Meet the housemates navigating co-living and social distancing

5:16 min

Social distancing is widely regarded as a crucial disease control measure in the fight against the coronavirus, but for the residents in one of Sweden's biggest co-living spaces, isolation is proving difficult.

The fact that Sweden has the largest number of single households in the world may put the country in an advantage when it comes to social distancing. But for Jhonathan, Marica and Felix – three out of 55 housemates in the K9 co-living space in central Stockholm – these are challenging times.

I share my room with two other people so it's very difficult to self-isolate. If they get sick, I will eventually get sick, too. But this is the way I live. I mean I don't want to live alone. That sounds even sadder,"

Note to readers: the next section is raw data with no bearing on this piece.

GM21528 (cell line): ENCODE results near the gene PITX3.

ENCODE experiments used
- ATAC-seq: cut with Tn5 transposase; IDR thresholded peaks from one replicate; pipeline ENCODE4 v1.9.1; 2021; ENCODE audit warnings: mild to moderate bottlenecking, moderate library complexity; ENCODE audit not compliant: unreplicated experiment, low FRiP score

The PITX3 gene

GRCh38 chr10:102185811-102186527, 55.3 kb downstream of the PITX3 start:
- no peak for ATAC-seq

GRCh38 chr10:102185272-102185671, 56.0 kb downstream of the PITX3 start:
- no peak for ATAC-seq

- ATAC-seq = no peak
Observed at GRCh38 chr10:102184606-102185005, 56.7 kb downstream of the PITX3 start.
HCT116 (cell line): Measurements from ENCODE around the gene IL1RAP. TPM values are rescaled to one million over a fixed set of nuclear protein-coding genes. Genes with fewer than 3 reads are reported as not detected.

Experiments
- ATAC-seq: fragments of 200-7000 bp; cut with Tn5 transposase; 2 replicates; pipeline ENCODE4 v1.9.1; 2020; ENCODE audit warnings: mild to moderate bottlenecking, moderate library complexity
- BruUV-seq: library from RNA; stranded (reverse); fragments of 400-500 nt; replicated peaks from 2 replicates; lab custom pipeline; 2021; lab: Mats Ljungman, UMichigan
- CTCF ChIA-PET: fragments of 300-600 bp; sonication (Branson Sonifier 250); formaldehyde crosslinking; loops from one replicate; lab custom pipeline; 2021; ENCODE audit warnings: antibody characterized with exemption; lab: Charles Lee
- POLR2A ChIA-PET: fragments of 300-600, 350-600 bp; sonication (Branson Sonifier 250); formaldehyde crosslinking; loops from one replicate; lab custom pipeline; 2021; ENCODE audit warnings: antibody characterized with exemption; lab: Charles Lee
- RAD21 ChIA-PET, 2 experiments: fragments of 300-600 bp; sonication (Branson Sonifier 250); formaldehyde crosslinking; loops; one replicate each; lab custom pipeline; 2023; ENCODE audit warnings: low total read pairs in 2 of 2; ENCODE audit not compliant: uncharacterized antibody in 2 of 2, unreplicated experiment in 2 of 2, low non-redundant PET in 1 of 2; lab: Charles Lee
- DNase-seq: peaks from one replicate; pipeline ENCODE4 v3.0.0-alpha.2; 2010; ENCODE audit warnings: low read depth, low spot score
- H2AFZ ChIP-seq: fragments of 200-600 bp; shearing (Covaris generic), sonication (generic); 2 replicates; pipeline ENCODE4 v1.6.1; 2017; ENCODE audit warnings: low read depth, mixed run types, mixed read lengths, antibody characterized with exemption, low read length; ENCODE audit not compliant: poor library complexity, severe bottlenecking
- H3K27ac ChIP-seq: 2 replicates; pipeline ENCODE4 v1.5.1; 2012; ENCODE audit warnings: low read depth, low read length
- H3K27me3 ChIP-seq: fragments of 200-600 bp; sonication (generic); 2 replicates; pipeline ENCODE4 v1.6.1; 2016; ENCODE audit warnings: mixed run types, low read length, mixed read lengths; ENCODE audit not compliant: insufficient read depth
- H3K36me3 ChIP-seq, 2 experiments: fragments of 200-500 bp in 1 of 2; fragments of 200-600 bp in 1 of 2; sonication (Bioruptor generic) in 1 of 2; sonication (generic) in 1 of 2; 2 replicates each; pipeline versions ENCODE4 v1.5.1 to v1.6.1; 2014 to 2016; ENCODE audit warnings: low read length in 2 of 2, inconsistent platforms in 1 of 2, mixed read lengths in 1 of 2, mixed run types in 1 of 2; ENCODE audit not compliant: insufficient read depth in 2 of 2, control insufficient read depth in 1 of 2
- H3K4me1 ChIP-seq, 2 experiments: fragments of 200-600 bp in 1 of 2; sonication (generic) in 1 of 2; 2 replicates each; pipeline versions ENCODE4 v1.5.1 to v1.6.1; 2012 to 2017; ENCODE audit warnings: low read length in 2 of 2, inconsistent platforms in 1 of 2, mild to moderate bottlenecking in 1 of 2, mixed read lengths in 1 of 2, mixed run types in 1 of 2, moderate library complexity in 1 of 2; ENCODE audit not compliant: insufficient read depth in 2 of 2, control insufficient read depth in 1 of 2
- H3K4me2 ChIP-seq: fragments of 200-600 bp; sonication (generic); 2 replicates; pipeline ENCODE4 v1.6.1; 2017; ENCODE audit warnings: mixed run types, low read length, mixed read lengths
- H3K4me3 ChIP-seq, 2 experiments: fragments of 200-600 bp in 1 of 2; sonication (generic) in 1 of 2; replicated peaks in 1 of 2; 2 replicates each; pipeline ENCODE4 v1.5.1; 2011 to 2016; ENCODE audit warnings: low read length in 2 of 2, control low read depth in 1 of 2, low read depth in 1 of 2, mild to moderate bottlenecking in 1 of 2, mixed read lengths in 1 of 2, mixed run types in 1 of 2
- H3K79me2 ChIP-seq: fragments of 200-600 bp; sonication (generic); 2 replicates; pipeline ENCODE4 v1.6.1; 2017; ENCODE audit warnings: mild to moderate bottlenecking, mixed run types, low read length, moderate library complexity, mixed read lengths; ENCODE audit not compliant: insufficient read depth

Marica Leone, an Italian, 31-year-old phd candidate in epidemiology, has helped draw up new guidelines for the housemates but it's not easy knowing which advice to follow, she says. There's the WHO, the authorities in the residents' home countries, and the Swedish Public Health Agency, which stands out in not having imposed quarantine measures.

Felix Fricke, who is 27 years old and moved to Sweden from Germany six months ago to study for an MA in digital management, says the housemates are trying to find new, digital ways of communicating.

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